VS Code Can Do That Workshop

Turn your editor up to 11


These are important. You need to have these items installed to complete this workshop:


Clone the Github repo...

git clone https://github.com/burkeholland/workshop-vs-code-can-do-that

In the cloned repo there is a folder for each section of the workshop. To begin an exercise, open it in VS Code.

cd exercise-1-customizing-the-editor
code .

Note that the "code" command from your command prompt or terminal only works if VS Code is added to your path. You will be prompted to do this when VS Code is installed. If you need to do it later, you can open the Command Palette (Cmd/Ctrl + Shift + P) and select "Shell Command: Install 'code' command in path".

If you are on Windows, you may need to reboot after this.

Some of the exercises contain multiple workspaces. This allows you to load multiple projects at the same time into VS Code. If this is the case, VS Code will prompt you. Select "Yes" to open the workspace file.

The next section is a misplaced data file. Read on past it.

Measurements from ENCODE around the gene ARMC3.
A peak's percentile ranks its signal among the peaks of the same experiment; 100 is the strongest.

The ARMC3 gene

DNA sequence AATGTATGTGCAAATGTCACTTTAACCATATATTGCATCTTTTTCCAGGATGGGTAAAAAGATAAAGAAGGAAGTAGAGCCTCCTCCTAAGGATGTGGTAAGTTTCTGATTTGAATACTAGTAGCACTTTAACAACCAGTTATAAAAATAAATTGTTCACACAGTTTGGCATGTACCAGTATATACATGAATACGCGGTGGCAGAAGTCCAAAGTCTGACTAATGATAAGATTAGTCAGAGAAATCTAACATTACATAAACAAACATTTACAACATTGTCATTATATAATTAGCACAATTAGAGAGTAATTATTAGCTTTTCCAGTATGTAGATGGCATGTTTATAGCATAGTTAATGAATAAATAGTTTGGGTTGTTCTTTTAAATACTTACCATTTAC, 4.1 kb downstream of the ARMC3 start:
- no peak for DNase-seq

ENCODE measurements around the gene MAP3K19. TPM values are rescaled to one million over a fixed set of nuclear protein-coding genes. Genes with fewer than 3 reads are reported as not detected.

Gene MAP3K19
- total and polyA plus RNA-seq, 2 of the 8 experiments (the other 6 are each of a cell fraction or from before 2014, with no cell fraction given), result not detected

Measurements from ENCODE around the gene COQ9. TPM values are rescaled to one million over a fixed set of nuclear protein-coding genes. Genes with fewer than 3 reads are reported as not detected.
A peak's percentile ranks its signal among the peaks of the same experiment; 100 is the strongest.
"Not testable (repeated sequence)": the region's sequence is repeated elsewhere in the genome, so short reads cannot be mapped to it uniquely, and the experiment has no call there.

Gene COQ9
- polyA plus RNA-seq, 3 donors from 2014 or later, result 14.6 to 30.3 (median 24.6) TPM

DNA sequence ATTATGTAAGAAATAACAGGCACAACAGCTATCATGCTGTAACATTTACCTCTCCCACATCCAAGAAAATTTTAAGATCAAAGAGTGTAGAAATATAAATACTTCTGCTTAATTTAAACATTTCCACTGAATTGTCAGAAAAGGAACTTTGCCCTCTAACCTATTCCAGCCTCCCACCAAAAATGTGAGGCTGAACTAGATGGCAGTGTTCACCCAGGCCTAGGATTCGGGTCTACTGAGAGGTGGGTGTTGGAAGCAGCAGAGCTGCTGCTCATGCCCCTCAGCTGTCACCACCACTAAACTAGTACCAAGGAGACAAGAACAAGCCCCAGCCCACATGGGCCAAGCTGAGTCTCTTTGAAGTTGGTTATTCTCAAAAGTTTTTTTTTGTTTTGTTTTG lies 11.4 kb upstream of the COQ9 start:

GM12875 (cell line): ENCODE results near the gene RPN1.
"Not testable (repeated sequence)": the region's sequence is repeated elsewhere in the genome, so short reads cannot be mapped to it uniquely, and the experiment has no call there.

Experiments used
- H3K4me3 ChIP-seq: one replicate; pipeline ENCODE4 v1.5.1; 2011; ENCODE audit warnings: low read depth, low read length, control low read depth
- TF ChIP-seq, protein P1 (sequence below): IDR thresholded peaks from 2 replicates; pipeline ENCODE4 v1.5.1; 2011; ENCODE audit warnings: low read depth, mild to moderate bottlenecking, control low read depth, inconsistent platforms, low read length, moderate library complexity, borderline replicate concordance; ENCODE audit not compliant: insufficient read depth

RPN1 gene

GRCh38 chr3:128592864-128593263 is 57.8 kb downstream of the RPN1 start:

There will be a "start" project and a "solution" project in the workspace. Work in the "start" project and refer to the "solution" project for the finished exercise should you get stuck.

All projects can be run and viewed in the browser by executing the npm start command. Open a terminal instance in VS Code with Cmd/Ctrl + `. Make sure that you are in the right project ("start" or "solution") and run npm start

This should start a server on port 3000 and open a browser tab. Any changes you make will automatically be reflected in the browser.

If the server starts on a different port, such as 3001 or 3002, this is because another process is currently running on port 3000. This is ok, but you may get confused during the exercises. It's a better idea to find the running process and kill it.

  • Mac/Linux:

    • lsof -i tcp:3000

    • Find the ID of the process

    • kill <process id>

  • Windows

    • netstat -ano | findstr :3000

    • Find the ID of the process

    • taskkill /PID typeyourPIDhere /F

Note that for Windows, you must be running the Command Prompt as an Administrator.

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